38% of SA parents say their children can’t differentiate between healthy and unhealthy foods
The State of Nutrition in South Africa 2021 report highlights improvements and challenges to our national health and wellbeing in the second year of the Covid-19 pandemic, with a strong focus on how the foods youth eat affect their health, development and functioning throughout every life stage.
Johannesburg, 07 September 2021: It is not lost on us that 2020 and 2021 have been some of the most challenging years in our young democracy, especially when it comes to food security which is vital to maintain a strong and healthy nation. The past 18 months have highlighted just how important our mental, emotional and physical wellbeing are against the backdrop of a global pandemic.
The annual State of Nutrition in South Africa 2021 report, commissioned by Tiger Brands’ Eat Well Live Well Institute, delved into better understanding South Africans with regards to their dietary choices, eating behaviours and lifestyles. It assessed eating and snacking patterns, exercise routines, and how these are guided by food nutrition labels, nutrition knowledge gaps and food security, among other factors.
As part of its mandate as a Tiger Brands nutrition initiative and education platform, the Eat Well Live Well Institute and Eat Well Live Well proposition aims to make good health and wellness easier and more accessible by empowering consumers with knowledge, so that a balanced lifestyle becomes an internalised part of their daily lives.
The second iteration of the report is perhaps even more crucial than the first, as Covid-19 and the July riots continue to widen the inequality gap – the impacts of which will be felt for years to come. Since the start of the pandemic, 30% of South Africans strongly agree that cost drives the purchase of food, despite the health benefits. This needs to be addressed urgently, particularly as last year’s report results showed that South Africans are obese with a median BMI of 35.1, which may lead to lifestyle diseases.
The interactive report offers easy-to-understand nutrition information, debunks common nutrition myths with insights from registered dieticians, and offers wholesome, affordable recipes using EWLW-endorsed products that are low in sugar. It’s like having a personal dietician close at hand to guide you through your wellness journey.
Do our children know what’s good for them?
Our findings show that two out of five (38%) South African parents believe their children do not have a good understanding of the difference between healthy and unhealthy foods, despite the fact that parents themselves – followed closely by family, friends, and school teachers – believe to have the most influence on children’s views on food. Almost a third (32%) of parents, however, indicated that their children significantly influence the purchase of healthy food. This is double the number of respondents who indicated that their child has a significant influence on purchasing unhealthy food (16%).
Making healthy choices is often confusing, expensive and time consuming, especially if you’re a time-strapped parent trying to make ends meet. That is why this year’s State of Nutrition in South Africa 2021 report includes an extensive section on children, which aims to help inform their understanding of nutrition, health and wellness. It guides parents with practical advice and easy-to-follow tips and affordable recipes to help keep their children healthy. The report also highlights the importance of an active lifestyle on their creativity, problem-solving abilities and overall development, while providing a guide to age-appropriate exercises and fun activities.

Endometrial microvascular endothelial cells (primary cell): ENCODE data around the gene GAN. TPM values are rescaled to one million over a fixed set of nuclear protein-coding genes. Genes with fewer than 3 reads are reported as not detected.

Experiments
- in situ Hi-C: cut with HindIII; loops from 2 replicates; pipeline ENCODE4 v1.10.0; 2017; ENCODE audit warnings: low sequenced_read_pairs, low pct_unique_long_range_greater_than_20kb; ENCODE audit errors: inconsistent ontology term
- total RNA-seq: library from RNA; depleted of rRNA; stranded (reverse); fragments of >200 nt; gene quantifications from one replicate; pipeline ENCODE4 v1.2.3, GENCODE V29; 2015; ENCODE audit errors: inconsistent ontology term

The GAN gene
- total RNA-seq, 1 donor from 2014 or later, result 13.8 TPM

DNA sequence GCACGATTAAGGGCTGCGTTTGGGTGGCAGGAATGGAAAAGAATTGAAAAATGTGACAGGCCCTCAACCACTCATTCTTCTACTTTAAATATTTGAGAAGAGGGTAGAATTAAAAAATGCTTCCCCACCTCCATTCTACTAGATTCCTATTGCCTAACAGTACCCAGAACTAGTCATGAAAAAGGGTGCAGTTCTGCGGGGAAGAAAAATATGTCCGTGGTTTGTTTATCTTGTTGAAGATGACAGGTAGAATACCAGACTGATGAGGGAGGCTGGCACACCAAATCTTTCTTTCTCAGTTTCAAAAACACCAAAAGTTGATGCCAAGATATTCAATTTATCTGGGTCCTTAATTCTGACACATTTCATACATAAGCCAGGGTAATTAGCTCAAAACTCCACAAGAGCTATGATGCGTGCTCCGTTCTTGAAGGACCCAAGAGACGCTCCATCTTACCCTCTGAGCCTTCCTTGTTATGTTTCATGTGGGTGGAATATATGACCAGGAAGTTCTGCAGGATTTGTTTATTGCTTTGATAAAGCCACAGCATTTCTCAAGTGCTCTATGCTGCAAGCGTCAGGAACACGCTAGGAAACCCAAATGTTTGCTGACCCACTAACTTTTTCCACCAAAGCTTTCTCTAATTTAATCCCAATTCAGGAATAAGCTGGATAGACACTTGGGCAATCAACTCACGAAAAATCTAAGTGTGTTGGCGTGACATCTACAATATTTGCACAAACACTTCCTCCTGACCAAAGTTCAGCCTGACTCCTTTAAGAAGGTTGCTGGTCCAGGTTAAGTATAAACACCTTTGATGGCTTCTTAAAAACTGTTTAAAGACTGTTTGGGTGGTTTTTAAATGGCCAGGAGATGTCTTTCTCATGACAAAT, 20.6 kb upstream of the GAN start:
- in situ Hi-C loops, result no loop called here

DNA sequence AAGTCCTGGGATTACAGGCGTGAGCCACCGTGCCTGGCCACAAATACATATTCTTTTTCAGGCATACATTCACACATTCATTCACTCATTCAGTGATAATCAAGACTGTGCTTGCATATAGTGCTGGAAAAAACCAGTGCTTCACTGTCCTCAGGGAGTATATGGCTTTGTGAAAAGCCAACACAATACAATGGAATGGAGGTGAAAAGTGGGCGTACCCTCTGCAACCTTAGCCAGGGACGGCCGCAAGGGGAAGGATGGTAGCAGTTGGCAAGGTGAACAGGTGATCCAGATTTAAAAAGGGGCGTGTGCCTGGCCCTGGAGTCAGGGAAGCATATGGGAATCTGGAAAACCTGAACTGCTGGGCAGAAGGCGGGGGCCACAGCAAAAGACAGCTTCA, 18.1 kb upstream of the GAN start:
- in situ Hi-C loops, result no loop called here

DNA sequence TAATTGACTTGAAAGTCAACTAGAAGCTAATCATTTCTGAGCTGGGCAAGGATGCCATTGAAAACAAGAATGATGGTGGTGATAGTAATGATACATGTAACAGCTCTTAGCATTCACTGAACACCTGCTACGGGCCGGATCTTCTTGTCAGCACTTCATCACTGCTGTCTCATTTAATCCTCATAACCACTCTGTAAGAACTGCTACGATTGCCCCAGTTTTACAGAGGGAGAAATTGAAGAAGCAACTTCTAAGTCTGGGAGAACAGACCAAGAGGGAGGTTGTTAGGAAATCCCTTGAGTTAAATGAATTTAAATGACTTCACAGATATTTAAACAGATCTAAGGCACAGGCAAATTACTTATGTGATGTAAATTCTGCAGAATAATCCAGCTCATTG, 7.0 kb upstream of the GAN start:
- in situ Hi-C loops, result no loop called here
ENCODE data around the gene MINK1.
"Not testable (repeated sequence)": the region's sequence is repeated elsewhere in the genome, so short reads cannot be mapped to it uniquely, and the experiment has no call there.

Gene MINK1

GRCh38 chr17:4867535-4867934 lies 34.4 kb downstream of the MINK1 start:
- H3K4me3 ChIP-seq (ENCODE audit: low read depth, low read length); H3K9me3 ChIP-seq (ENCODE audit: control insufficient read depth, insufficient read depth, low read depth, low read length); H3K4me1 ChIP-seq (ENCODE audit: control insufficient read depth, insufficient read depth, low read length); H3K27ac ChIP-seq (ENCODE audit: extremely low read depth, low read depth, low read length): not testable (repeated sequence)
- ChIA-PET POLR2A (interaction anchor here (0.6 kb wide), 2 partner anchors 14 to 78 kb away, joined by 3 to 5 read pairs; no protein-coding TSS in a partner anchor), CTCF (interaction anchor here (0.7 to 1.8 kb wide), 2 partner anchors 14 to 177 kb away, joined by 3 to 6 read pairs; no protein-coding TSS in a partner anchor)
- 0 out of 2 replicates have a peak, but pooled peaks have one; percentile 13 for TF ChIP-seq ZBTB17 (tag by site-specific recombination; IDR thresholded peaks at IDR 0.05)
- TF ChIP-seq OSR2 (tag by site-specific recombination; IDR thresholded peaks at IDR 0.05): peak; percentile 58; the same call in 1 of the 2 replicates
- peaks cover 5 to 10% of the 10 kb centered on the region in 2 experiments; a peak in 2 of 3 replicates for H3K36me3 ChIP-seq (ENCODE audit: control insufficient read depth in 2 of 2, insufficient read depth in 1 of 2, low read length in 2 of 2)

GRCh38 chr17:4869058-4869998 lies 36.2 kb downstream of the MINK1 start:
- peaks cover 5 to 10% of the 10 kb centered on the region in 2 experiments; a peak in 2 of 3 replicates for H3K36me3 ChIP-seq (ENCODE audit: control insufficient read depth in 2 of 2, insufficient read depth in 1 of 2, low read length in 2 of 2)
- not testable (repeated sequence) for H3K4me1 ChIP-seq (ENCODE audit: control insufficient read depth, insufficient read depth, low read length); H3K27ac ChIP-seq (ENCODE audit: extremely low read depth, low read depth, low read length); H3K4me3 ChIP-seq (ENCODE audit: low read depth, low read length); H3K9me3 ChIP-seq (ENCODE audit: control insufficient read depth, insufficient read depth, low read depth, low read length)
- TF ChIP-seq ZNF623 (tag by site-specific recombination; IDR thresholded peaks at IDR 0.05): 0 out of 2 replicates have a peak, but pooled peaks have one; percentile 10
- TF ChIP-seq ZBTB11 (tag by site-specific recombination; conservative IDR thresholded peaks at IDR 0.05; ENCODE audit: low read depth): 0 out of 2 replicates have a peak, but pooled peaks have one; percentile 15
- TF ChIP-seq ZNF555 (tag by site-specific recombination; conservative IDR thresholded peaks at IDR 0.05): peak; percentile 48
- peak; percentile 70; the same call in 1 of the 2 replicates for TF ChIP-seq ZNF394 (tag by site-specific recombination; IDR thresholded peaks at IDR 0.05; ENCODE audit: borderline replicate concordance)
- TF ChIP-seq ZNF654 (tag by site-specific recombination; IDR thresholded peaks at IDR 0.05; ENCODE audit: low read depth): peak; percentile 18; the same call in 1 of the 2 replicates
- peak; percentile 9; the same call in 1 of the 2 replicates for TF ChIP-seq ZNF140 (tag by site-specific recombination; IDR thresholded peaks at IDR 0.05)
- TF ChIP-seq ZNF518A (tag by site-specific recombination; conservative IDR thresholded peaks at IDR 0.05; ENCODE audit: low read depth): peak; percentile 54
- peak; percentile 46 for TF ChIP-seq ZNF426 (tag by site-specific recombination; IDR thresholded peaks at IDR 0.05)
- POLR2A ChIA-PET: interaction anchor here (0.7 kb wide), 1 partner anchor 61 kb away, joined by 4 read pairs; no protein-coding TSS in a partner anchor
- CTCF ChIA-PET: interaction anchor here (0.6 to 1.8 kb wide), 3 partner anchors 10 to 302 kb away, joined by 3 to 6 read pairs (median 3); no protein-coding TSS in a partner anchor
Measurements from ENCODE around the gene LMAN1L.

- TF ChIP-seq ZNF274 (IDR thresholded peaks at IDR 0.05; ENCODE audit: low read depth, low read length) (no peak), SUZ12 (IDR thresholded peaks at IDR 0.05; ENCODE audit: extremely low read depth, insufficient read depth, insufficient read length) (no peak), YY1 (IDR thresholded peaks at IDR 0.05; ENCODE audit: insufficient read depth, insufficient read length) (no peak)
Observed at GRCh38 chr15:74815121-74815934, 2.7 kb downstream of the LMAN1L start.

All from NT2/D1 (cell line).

“Understanding what constitutes balanced nutrition and a healthy lifestyle is of utmost importance to our youth, particularly when food security is front and centre,” says Becky Opdyke, Chief Marketing Officer at Tiger Brands. “We are acutely aware that adequate nutritional nourishment from a young age, coupled with an active lifestyle, has the potential to positively impact our society and its future economic outcomes,” she continues.
41% of South Africans don’t drink enough water
Forty-one per cent of South Africans don’t drink the recommended eight glasses of water a day, our research report found. With 28% of those respondents claiming that they don’t have time to do so, 19% not liking the taste, and 9% not having access to clean and safe drinking water – something that needs to be addressed urgently.
The domino effect of healthy living can be seen across the board, particularly among those consumers who make small conscious steps to be healthier, such as drinking sufficient amounts of water and prioritising movement into their daily or weekly routine. Our findings illustrate that those who drink sufficient amounts of water, also tend to lead much healthier and more balanced lifestyles overall – they are more likely to avoid eating sugar and also more likely to read food nutrition labels.
Are we getting healthier since the start of the pandemic?
What is encouraging, at least, is that there has been an improvement in consumer nutrition, health behaviour and key health metrics among the average South African since the start of the Covid-19 pandemic (when initially measured in August 2020) versus May 2021.
“Despite the devastating impacts of the pandemic on how we live, work, play and eat, it has also given many of us the time and motivation to try strive for more balanced lifestyles that prioritise our overall wellness. The pandemic is also teaching us how to be easier with ourselves and more supportive of each other in the face of multiple challenges,” says Opdyke in closing.
Other key findings:
57.5% of South Africans eat too much salt – more than the World Health Organisation’s recommendation of 5g (one teaspoon) daily.
32% of South Africans claim to try to avoid sugar.
66% of South Africans do not exercise enough (150 minutes/weekly).